Detecting soil degradation and restoration through a novel coupled sensor and machine learning framework

Lead Research Organisation: Lancaster University
Department Name: Lancaster Environment Centre


In this proposal we outline an ambitious cross-disciplinary project focused on detecting soil degradation and restoration through a novel multi-functional soil sensing platform that combines conventional and newly created sensors and a machine learning framework. Our proposed work directly addresses the Signals in the Soil call to 'advance our understanding of dynamic soil processes that operate at different temporal/spatial scales.' Through the creation of an innovative new approach to capturing and analysing high frequency data from in-situ sensors, this project will predict the rate and direction of soil system functions for sites undergoing degradation or restoration. To do this, we will build and train a new mechanistically-informed machine learning system to turn high frequency data on multiple soil functions, such as water infiltration, CO2 production, and surface soil movement, into predictions of longer term changes in soil health including the status of microbial processes, soil organic matter (SOM) content, and other properties and processes. Such an approach could be transformative: a system that will allow short-term sensor data to be used to evaluate longer term soil transformations in key ecosystem functions. We will start our work with a suite of off-the-shelf sensors observing multiple soil functions that can be installed quickly. These data will allow us to rapidly initiate development and training of a novel mechanistically informed machine learning framework. In parallel we will develop two new soil health sensors focused on in-situ real time measurement of decomposition rates and transformation of soil colour that reflects the accumulation or loss of SOM. We will then link these new sensors with a suite of conventional sensors in a novel data collection and networking system coupled to the Swarm satellite network to create a low cost sensor array that can be deployed in remote areas and used to support studies of soil degradation or progress toward restoration worldwide.

Planned Impact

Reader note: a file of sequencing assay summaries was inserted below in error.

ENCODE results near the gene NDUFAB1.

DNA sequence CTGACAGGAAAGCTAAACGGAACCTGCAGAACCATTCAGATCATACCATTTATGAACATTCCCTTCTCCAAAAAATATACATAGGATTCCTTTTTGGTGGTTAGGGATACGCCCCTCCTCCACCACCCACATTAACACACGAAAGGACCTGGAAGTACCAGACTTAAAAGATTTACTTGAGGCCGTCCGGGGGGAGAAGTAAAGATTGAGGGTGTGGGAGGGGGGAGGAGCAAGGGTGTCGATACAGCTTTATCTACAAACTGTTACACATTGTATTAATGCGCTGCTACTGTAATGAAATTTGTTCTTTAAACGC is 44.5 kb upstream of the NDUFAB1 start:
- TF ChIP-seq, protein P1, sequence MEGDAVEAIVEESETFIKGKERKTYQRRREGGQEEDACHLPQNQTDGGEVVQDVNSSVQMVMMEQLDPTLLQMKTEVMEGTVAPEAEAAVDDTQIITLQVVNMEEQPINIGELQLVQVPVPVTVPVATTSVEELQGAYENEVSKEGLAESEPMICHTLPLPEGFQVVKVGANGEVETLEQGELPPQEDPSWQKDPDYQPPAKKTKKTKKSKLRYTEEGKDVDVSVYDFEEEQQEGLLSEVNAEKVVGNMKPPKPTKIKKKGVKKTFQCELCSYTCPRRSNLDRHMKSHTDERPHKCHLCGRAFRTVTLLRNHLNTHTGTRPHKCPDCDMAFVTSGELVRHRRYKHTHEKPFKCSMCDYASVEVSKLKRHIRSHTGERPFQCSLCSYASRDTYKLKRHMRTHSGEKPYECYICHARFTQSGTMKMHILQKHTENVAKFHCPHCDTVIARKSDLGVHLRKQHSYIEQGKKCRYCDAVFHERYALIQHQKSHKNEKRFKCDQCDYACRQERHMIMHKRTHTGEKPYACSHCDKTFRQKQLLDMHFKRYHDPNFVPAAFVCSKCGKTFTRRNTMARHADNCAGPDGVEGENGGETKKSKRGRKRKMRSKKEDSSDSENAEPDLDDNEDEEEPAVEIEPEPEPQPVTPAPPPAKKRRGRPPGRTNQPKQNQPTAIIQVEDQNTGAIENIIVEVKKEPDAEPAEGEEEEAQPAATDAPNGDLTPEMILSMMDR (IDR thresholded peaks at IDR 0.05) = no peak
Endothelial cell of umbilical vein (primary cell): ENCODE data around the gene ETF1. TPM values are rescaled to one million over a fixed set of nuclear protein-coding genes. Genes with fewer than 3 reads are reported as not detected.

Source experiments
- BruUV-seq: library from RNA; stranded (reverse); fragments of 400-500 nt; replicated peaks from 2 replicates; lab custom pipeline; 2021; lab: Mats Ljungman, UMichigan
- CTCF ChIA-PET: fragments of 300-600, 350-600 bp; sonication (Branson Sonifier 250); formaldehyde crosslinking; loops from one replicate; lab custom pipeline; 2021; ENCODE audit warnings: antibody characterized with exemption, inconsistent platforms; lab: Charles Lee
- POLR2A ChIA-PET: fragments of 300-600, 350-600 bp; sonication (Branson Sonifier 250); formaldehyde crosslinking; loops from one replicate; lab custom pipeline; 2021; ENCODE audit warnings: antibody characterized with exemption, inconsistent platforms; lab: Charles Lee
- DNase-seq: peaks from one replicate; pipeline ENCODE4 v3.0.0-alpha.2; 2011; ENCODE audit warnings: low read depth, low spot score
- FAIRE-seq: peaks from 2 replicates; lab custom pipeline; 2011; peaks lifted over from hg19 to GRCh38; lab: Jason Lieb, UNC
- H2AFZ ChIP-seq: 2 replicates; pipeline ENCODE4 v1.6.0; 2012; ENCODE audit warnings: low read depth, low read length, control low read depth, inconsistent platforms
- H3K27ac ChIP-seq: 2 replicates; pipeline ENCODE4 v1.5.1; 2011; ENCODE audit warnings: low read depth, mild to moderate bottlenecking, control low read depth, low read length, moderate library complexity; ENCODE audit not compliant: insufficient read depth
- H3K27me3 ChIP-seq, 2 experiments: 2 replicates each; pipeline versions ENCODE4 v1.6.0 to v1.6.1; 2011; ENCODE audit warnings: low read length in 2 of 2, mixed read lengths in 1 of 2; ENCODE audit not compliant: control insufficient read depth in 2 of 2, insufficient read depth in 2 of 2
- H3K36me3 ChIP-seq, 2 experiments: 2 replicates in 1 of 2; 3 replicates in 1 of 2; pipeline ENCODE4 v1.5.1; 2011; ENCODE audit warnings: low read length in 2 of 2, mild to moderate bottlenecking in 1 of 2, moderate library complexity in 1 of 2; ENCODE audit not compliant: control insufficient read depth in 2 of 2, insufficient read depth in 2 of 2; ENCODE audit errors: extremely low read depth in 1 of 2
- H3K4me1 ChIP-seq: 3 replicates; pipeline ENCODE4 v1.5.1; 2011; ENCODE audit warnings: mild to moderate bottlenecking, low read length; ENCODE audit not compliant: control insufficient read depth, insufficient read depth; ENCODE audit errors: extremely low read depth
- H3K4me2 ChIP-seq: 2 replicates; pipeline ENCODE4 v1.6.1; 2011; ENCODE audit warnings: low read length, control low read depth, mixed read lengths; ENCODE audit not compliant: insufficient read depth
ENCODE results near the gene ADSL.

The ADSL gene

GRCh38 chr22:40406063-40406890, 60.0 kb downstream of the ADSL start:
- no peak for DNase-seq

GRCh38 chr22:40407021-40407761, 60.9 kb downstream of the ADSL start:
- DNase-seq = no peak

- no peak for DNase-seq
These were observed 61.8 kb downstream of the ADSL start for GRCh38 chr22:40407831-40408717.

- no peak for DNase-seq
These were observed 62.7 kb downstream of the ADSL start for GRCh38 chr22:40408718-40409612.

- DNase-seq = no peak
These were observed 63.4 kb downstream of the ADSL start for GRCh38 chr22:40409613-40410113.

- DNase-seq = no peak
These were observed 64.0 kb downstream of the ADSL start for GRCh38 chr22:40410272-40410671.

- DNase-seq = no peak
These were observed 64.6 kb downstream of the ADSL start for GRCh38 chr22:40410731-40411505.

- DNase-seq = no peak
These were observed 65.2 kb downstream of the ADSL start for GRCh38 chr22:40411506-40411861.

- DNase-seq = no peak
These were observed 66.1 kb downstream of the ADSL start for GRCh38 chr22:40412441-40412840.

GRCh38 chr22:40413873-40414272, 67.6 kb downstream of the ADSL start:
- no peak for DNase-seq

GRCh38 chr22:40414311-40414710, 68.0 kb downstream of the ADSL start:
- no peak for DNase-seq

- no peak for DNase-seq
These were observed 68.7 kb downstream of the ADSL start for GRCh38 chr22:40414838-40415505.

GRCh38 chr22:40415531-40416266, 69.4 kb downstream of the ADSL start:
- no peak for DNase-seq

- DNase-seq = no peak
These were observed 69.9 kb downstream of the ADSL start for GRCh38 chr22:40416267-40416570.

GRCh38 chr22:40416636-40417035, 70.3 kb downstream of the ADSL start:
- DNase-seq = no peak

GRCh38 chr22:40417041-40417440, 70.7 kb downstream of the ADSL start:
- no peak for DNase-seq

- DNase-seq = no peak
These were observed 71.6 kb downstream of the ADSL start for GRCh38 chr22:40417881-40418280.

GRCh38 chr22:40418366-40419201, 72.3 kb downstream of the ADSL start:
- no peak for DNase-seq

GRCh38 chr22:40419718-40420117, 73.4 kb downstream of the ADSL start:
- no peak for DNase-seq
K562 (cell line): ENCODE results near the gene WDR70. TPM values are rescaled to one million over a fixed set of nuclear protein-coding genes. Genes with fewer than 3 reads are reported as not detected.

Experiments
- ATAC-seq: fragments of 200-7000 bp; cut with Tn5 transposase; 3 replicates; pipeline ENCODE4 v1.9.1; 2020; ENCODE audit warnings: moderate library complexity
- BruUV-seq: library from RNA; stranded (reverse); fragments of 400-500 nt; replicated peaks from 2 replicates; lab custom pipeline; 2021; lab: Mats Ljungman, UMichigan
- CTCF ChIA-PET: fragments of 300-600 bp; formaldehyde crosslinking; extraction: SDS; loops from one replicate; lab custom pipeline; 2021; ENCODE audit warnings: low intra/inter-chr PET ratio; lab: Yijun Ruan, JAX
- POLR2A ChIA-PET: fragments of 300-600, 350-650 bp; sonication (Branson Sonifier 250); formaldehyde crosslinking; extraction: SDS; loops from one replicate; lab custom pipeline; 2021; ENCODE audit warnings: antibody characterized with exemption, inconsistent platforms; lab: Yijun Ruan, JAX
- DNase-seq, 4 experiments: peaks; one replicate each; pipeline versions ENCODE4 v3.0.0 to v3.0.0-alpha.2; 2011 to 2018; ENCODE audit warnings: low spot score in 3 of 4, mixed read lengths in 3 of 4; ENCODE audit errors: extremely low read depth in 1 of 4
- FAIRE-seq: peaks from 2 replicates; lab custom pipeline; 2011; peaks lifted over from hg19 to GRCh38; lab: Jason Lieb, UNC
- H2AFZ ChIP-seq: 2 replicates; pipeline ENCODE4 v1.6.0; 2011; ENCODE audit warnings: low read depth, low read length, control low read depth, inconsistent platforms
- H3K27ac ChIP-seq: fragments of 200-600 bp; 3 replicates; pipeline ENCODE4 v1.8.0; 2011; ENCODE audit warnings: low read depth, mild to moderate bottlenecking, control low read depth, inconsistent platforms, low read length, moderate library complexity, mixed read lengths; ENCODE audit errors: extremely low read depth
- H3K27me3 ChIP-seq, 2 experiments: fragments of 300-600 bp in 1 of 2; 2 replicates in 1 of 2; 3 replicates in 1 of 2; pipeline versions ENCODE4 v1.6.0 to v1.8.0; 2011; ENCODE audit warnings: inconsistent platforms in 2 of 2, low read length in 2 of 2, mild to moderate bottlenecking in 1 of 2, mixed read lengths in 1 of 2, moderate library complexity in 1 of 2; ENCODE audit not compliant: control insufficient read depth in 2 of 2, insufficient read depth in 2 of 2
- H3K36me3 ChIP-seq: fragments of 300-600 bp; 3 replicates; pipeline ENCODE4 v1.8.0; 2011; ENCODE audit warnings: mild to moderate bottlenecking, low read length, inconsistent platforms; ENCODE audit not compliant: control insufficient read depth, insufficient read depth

The work proposed here focuses on an issue of critical global need. The global decline in soil health and the extensive degradation of soils in managed ecosystems has been identified as a major issue by the UN Food and Agriculture Organisation, the Intergovernmental Platform on Biodiversity and Ecosystem Services, the UN Global Resource Panel and others. The work described here explores fundamental research and engineering challenges but does so with an eye toward the eventual use of our approach in early detection of both degradation and recovery of both managed and natural ecosystems around the world. Our proposed research, and sensor development, are designed with this long-term goal in mind, including our focus on transitioning from high cost, high power conventional sensors to low power (or passive) sensors linked to inexpensive networked field stations that have been used by PI Thomas (U of Colorado) to monitor groundwater pumps serving over 1.5 million people in East Africa. Our proposed use of the Swarm Satellite network for data exchange is also developed to support low cost, remote deployment of the sensor packages developed in this project. As our work progresses, we will explore different avenues to scale our technology through market or non-market mechanisms and our team overall has extensive experience in the transfer of technologies into private or non-profit sector application. In the UK, The Government has, through its 25 Year Environment plan, committed itself to improving soil health, and in particular addressing the need to ensure healthier soils by addressing soil degradation and the factors responsible for it. These factors include soil erosion, soil compaction and the decline in accelerated loss of organic matter, all of which are central to this proposal. A key pillar of the UK government's approach is to develop better information on soil health and the work proposed here plays strongly to the UK government's stated desire for research that provides a clearer picture of soil health. In addition, the plan sets out a desire to develop 'cost-effective and innovative ways to monitor soil at farm level' and to utilise technological developments that have the potential to 'revolutionise how we monitor the environment', both areas are clearly aligned to the sensing developments we propose here. Developing new approaches to machine learning that can be applied in multiple sectors has clear links to the UK's Industrial Strategy and particularly the desire to putting the UK at the forefront of the artificial intelligence and data revolution. The US research site is located on lands managed by the City of Boulder Open Space Department to restore the landscape to one that can support agricultural production. The City of Boulder is strongly supportive of this work and would like to use the data generated in this study to communicate the nature and results of the site restoration efforts to the public. To this end, we will develop a public-facing website (including a UK section, see below) that shows the live data flow from the site along with an explanation of what the data illustrates about changing soil function at the site. This site will be developed with the input of city staff and will include broader information on the causes and consequences of soil degradation at the site and the remediation work underway to address those issues. We will build on this experience and our networks to facilitate knowledge exchange between the project team, end users and policy makers. The project website will provide a valuable tool to both demonstrate the advances in soil health monitoring developed in this project and as a platform for communicating issues pertaining to the sustainable soil management, with a focus on grasslands in the UK context and degraded agricultural lands in the US.